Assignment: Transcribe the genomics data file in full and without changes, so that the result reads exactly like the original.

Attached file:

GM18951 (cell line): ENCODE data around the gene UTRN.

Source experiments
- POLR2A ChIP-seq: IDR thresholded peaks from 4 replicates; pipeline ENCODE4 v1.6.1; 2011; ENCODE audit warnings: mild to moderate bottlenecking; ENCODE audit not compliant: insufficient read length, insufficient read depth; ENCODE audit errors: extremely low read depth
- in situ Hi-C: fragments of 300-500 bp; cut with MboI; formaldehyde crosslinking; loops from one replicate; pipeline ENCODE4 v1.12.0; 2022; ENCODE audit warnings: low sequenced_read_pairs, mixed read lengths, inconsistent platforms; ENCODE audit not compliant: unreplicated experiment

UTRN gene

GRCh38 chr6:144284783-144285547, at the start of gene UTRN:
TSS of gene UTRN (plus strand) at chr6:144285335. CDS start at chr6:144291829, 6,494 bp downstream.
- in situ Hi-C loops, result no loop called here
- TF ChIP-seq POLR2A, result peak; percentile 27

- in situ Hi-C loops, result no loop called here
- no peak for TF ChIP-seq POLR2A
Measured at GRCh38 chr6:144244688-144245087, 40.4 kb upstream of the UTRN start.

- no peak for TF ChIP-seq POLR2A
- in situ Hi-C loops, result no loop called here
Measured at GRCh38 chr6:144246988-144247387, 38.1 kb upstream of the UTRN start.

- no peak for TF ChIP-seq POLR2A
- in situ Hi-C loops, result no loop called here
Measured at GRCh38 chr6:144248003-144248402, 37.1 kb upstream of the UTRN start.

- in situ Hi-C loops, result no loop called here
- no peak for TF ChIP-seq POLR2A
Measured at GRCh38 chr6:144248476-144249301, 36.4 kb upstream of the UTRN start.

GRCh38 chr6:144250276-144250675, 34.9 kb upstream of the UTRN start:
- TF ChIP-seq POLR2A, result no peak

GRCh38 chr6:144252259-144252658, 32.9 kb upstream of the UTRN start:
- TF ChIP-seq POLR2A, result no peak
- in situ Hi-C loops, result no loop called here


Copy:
GM18951 (cell line): ENCODE data around the gene UTRN.

Source experiments
- POLR2A ChIP-seq: IDR thresholded peaks from 4 replicates; pipeline ENCODE4 v1.6.1; 2011; ENCODE audit warnings: mild to moderate bottlenecking; ENCODE audit not compliant: insufficient read length, insufficient read depth; ENCODE audit errors: extremely low read depth
- in situ Hi-C: fragments of 300-500 bp; cut with MboI; formaldehyde crosslinking; loops from one replicate; pipeline ENCODE4 v1.12.0; 2022; ENCODE audit warnings: low sequenced_read_pairs, mixed read lengths, inconsistent platforms; ENCODE audit not compliant: unreplicated experiment

UTRN gene

GRCh38 chr6:144284783-144285547, at the start of gene UTRN:
TSS of gene UTRN (plus strand) at chr6:144285335. CDS start at chr6:144291829, 6,494 bp downstream.
- in situ Hi-C loops, result no loop called here
- TF ChIP-seq POLR2A, result peak; percentile 27

- in situ Hi-C loops, result no loop called here
- no peak for TF ChIP-seq POLR2A
Measured at GRCh38 chr6:144244688-144245087, 40.4 kb upstream of the UTRN start.

- no peak for TF ChIP-seq POLR2A
- in situ Hi-C loops, result no loop called here
Measured at GRCh38 chr6:144246988-144247387, 38.1 kb upstream of the UTRN start.

- no peak for TF ChIP-seq POLR2A
- in situ Hi-C loops, result no loop called here
Measured at GRCh38 chr6:144248003-144248402, 37.1 kb upstream of the UTRN start.

- in situ Hi-C loops, result no loop called here
- no peak for TF ChIP-seq POLR2A
Measured at GRCh38 chr6:144248476-144249301, 36.4 kb upstream of the UTRN start.

GRCh38 chr6:144250276-144250675, 34.9 kb upstream of the UTRN start:
- TF ChIP-seq POLR2A, result no peak

GRCh38 chr6:144252259-144252658, 32.9 kb upstream of the UTRN start:
- TF ChIP-seq POLR2A, result no peak
- in situ Hi-C loops, result no loop called here